The plot is a little reminiscent of Michele Soavi’s Stagefright (aka Stagefright: Aquarius) in that it’s prime locations are theatrical in nature and revolve around the future performance of a play. However, where Soavi’s film is a giallo and is therefore about a human killer - and I don’t think I’m spoiling anything that you won’t find out in the set up to this movie - this one is much more of a horror film in its ingredients. The story focuses on a play performed in a high school theatre which went wrong when the lead actor was accidentally hung for real, instead of just faking it for the play. 20 years later a girl called Pfeifer, played by Pfeifer Brown, is attempting to restage the play, titled The Gallows, to honour its past and the man who lost his life performing in it. However, the new lead actor Reese, played by Reese Mishler, is terrible in the role and is only appearing in it to impress Pfeifer. So the night before the performance takes place Reese, along with his friend Ryan (played by Ryan Shoos) and his girlfriend Cassidy (played by Cassidy Gifford), sneak into the building via a “broken door which is always unlocked” to vandalise the set, anonymously, so the play can’t go through and Reese is spared the very strong possibility of being ridiculed by his peers. When they get in the building and make a start on this less than brilliant plan, they are startled by Pfeifer herself who has been lurking in a back room. Then, as you would expect in a film of this nature... all the doors are locked, there’s no way out and... something is stalking them.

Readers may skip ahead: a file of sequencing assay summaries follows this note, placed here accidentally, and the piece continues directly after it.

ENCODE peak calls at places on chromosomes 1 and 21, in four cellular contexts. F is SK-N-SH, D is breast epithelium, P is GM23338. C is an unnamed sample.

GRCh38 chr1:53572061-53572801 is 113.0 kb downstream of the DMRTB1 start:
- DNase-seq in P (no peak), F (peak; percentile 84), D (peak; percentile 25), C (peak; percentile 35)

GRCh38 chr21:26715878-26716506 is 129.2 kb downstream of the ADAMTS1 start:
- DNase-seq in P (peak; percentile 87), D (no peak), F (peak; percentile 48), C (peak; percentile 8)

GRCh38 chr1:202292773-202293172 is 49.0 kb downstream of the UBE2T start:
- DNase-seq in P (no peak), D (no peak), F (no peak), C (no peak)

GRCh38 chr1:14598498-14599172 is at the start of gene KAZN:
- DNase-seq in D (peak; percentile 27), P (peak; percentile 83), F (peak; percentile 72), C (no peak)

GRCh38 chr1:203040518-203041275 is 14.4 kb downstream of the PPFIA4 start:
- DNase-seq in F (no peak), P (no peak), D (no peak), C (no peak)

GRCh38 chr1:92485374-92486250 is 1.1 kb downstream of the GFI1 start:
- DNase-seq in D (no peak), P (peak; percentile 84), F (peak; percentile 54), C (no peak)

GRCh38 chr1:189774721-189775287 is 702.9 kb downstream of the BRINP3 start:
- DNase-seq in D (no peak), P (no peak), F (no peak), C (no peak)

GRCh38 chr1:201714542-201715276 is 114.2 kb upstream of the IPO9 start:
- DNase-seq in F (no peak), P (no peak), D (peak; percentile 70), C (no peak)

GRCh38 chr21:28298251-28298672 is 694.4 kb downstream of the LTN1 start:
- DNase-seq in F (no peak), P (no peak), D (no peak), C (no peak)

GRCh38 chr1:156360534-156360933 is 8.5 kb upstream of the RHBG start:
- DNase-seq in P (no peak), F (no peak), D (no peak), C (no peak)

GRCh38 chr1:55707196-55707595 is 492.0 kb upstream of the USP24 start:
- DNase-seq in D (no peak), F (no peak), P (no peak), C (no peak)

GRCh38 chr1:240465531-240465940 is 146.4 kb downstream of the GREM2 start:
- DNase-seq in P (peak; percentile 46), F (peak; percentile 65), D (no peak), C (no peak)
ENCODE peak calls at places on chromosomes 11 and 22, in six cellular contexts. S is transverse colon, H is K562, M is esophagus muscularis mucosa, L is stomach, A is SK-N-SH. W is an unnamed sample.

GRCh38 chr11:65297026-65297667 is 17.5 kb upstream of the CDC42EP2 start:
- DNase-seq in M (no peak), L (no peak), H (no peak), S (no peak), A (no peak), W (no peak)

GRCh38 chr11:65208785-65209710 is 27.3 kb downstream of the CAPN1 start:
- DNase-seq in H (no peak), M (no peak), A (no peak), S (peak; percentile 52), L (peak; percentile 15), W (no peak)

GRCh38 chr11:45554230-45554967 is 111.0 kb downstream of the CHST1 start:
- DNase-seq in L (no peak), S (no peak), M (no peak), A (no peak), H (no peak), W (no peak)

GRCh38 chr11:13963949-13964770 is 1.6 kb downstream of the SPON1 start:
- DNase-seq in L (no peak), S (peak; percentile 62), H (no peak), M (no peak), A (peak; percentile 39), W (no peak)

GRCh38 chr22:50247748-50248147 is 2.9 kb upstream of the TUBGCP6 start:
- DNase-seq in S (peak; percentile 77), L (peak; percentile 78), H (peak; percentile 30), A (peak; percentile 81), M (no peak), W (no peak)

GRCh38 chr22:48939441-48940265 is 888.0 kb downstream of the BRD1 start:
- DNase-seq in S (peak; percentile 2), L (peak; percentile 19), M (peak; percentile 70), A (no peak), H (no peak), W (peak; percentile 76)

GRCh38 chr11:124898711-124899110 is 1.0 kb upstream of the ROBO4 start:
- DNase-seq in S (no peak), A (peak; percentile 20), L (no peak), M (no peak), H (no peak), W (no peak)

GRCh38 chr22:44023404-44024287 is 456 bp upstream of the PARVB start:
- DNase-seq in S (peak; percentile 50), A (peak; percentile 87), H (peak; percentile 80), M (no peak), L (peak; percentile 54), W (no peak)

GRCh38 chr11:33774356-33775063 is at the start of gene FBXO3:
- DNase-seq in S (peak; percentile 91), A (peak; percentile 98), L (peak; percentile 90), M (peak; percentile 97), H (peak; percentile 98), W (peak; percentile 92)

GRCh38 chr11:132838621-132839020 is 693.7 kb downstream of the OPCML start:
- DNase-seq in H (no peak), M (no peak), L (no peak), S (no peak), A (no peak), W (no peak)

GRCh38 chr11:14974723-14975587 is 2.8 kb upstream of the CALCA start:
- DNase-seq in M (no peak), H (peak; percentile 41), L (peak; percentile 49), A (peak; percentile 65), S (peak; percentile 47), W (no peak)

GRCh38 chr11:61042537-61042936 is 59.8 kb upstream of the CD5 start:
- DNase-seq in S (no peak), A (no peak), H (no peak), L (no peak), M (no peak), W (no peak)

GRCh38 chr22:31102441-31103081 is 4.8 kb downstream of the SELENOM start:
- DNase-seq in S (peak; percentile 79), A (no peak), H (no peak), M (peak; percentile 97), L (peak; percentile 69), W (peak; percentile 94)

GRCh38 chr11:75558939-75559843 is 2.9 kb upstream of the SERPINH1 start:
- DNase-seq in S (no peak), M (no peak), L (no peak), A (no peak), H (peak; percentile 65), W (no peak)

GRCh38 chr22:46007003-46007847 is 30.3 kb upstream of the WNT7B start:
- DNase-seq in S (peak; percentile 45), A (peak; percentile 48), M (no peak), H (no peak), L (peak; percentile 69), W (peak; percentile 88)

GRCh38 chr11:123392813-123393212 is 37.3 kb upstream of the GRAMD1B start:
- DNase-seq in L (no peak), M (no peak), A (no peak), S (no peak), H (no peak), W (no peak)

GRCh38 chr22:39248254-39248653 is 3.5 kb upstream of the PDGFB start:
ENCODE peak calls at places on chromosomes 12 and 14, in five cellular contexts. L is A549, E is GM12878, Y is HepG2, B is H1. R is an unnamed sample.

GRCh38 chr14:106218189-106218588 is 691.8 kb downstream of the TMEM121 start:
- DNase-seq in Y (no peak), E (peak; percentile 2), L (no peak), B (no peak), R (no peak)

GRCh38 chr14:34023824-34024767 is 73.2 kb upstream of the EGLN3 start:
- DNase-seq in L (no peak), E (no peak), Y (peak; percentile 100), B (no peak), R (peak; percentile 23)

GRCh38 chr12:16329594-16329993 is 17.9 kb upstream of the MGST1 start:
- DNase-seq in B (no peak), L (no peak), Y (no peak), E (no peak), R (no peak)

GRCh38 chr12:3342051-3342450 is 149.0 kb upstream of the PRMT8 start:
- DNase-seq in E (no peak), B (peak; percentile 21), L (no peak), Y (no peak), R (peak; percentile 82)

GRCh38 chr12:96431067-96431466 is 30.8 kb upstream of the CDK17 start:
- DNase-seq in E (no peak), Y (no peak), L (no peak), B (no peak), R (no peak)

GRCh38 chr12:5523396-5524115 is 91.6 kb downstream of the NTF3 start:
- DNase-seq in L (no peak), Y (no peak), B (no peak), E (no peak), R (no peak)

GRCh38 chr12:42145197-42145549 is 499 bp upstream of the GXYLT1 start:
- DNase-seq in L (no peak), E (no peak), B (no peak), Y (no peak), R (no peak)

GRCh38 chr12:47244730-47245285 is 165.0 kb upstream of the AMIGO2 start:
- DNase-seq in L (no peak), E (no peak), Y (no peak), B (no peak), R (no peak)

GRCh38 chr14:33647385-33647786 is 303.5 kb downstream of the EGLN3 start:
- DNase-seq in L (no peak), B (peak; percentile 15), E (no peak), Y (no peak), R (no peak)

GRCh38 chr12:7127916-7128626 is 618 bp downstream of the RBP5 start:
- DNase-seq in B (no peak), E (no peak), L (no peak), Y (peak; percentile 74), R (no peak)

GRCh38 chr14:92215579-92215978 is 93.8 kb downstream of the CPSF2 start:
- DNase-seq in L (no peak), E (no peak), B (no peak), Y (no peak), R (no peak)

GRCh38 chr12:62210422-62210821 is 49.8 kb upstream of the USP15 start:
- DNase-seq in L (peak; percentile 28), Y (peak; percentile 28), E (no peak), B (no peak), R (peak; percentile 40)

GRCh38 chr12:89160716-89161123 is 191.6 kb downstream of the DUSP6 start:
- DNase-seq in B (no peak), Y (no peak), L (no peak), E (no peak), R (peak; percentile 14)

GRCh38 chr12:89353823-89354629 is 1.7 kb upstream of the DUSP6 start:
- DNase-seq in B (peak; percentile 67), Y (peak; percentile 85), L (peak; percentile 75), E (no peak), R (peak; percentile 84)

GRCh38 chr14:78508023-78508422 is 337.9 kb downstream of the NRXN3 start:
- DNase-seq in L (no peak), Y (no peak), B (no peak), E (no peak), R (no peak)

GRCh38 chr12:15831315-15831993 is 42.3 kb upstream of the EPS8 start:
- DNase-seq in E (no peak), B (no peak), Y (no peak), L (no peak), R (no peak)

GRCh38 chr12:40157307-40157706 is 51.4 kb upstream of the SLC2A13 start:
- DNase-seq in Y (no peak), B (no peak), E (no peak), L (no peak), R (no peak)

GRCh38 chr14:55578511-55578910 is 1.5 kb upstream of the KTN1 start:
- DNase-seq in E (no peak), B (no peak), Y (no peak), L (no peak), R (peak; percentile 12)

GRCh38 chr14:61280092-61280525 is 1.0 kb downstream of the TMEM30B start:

Okay, so once again we have a horror film where the majority of the teenage characters are... well they’re just not very nice. Ryan is particularly obnoxious and certainly not someone you’d want to have hanging around. His girlfriend Cassidy is equally less than charming and, while Reese is a little more sympathetic than these two, he’s still not so great in making certain decisions. Pfeifer is probably the most sympathetic character of the lot and that’s a good thing when you eventually see how this film goes down. When you think this movie is over... make sure you stay for the final coda just before the credits start to roll... it’s an interesting ending which enforces the denouement you just saw and makes another connection to the origins of the spooky hijinks in the locked theatrical department.